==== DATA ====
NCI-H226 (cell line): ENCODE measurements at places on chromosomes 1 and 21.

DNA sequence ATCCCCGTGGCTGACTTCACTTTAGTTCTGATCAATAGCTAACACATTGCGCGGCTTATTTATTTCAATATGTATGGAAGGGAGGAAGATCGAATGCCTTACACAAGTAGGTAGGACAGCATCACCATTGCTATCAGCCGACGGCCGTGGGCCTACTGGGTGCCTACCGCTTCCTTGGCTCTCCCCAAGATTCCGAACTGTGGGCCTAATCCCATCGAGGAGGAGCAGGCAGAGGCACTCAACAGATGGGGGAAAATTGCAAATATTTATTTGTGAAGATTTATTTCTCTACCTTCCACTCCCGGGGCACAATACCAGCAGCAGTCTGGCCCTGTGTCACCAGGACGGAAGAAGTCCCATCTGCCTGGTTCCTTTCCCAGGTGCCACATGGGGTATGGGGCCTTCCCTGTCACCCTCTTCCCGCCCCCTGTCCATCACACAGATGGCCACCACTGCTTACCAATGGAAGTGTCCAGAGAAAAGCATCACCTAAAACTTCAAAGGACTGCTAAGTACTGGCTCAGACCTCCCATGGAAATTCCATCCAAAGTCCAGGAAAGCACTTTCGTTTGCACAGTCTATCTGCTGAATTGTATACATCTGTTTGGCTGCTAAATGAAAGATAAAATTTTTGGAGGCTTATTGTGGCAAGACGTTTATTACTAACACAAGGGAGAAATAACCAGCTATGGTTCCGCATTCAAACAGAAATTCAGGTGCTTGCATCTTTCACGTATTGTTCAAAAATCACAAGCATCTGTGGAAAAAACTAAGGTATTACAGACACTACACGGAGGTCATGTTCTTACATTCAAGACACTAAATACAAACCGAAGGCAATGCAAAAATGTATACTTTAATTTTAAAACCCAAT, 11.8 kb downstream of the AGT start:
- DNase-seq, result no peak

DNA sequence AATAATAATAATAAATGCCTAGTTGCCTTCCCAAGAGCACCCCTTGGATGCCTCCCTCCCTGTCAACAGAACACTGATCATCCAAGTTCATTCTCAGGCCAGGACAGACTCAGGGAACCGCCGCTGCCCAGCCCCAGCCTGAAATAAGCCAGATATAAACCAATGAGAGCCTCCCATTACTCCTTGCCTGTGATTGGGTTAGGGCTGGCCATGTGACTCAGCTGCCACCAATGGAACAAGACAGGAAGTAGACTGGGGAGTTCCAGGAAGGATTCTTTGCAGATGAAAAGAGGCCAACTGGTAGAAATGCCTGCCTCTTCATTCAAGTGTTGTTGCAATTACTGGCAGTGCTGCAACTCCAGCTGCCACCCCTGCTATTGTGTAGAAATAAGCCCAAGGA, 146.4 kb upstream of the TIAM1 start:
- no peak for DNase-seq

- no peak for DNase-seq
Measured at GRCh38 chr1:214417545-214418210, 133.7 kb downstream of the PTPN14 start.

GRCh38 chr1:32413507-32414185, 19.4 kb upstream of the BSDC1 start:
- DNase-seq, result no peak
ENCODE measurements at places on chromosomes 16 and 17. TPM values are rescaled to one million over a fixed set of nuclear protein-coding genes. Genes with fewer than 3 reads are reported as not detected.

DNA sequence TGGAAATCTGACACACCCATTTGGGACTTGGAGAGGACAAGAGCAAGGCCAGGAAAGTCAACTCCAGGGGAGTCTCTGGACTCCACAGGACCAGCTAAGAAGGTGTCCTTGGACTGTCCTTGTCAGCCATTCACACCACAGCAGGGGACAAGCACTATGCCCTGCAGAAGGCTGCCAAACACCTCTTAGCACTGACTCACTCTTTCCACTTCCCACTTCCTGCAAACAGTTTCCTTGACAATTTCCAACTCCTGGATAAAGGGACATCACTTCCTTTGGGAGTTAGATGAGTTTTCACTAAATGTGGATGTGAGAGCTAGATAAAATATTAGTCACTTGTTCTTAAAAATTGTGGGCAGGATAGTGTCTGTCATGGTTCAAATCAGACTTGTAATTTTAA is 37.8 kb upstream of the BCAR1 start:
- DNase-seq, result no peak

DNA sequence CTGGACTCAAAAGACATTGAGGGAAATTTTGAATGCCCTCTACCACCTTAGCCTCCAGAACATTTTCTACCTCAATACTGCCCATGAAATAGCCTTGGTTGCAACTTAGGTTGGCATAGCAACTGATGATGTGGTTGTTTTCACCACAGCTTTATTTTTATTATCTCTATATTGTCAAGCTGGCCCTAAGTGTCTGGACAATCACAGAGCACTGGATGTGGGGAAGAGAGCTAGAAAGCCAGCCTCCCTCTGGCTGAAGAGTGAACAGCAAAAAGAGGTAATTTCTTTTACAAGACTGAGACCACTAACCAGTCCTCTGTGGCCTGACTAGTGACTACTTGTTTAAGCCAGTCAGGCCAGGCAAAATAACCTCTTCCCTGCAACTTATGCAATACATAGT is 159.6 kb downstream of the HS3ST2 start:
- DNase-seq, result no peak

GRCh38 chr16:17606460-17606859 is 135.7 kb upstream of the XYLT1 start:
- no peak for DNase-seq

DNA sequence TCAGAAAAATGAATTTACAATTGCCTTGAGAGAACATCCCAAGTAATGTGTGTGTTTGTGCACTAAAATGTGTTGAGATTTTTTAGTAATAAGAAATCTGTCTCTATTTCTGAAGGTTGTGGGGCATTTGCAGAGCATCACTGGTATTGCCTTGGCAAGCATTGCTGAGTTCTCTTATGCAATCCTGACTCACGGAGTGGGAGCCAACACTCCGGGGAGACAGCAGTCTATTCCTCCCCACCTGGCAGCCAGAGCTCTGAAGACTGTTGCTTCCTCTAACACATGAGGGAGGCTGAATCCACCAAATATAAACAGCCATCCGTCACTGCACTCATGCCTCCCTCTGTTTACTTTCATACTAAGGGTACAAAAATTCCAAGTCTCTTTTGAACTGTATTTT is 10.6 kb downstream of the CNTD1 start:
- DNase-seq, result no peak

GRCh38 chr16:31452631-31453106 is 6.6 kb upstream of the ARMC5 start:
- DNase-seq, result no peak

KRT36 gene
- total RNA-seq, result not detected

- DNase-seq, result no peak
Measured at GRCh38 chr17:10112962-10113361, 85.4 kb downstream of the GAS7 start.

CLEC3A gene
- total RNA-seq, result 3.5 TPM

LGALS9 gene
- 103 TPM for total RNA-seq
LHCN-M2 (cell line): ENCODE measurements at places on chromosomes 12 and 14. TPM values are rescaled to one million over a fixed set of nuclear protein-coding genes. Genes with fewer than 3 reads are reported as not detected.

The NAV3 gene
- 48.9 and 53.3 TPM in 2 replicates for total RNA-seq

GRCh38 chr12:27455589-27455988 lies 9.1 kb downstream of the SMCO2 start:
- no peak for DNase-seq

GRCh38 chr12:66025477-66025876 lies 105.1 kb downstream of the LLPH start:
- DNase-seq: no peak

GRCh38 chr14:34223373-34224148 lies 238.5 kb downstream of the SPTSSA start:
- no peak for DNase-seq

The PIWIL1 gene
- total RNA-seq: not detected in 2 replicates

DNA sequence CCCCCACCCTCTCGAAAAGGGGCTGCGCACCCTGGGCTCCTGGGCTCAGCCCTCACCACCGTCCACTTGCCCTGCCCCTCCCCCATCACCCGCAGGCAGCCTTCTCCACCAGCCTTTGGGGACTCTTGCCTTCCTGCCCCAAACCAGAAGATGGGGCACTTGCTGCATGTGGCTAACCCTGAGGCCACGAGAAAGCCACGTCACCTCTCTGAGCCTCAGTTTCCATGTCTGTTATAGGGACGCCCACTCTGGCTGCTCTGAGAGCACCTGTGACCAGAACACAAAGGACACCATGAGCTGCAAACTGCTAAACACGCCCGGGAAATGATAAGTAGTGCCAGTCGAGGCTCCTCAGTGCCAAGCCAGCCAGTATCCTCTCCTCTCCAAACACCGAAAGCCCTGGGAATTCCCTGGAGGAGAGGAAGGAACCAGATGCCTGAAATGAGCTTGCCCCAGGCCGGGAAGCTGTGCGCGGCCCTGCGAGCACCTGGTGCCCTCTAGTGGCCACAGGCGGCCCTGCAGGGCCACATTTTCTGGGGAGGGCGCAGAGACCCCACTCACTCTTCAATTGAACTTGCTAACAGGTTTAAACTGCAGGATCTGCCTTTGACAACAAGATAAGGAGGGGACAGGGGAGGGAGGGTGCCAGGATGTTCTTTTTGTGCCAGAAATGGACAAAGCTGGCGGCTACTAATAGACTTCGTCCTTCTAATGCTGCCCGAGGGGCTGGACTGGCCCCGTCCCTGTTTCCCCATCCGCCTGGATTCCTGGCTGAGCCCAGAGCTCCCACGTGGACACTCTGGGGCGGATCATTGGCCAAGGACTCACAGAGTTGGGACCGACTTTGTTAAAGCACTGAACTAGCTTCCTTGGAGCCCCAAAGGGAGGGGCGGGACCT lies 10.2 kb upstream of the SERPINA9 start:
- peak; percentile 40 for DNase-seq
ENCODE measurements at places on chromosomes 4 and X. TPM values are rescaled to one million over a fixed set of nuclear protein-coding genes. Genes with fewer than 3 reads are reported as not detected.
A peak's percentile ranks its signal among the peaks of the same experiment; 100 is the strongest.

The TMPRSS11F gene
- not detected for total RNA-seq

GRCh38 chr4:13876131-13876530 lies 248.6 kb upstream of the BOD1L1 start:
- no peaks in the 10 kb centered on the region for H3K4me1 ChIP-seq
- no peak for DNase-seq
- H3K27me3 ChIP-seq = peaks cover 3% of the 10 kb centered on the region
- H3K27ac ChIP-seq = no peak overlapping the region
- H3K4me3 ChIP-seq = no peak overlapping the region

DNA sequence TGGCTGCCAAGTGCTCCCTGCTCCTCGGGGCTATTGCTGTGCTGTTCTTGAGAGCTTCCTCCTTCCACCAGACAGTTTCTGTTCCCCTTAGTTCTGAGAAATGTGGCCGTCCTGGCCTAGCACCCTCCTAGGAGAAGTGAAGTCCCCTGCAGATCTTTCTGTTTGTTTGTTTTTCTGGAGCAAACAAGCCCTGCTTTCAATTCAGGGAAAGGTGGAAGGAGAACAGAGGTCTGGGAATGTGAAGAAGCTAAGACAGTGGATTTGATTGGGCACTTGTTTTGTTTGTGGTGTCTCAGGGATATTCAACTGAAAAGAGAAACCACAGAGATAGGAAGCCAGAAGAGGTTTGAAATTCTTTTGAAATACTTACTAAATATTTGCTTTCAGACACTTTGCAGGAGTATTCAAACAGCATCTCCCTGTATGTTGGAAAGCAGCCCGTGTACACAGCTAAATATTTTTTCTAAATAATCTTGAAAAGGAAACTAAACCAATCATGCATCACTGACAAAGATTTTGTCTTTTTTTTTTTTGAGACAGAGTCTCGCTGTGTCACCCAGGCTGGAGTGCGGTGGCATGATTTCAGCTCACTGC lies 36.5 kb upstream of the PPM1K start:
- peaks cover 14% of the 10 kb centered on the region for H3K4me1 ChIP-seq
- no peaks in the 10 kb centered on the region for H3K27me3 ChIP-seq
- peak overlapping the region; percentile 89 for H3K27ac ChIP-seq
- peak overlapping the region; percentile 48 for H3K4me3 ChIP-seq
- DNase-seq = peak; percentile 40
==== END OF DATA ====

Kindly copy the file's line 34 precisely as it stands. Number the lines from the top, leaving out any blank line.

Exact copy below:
GRCh38 chr12:66025477-66025876 lies 105.1 kb downstream of the LLPH start: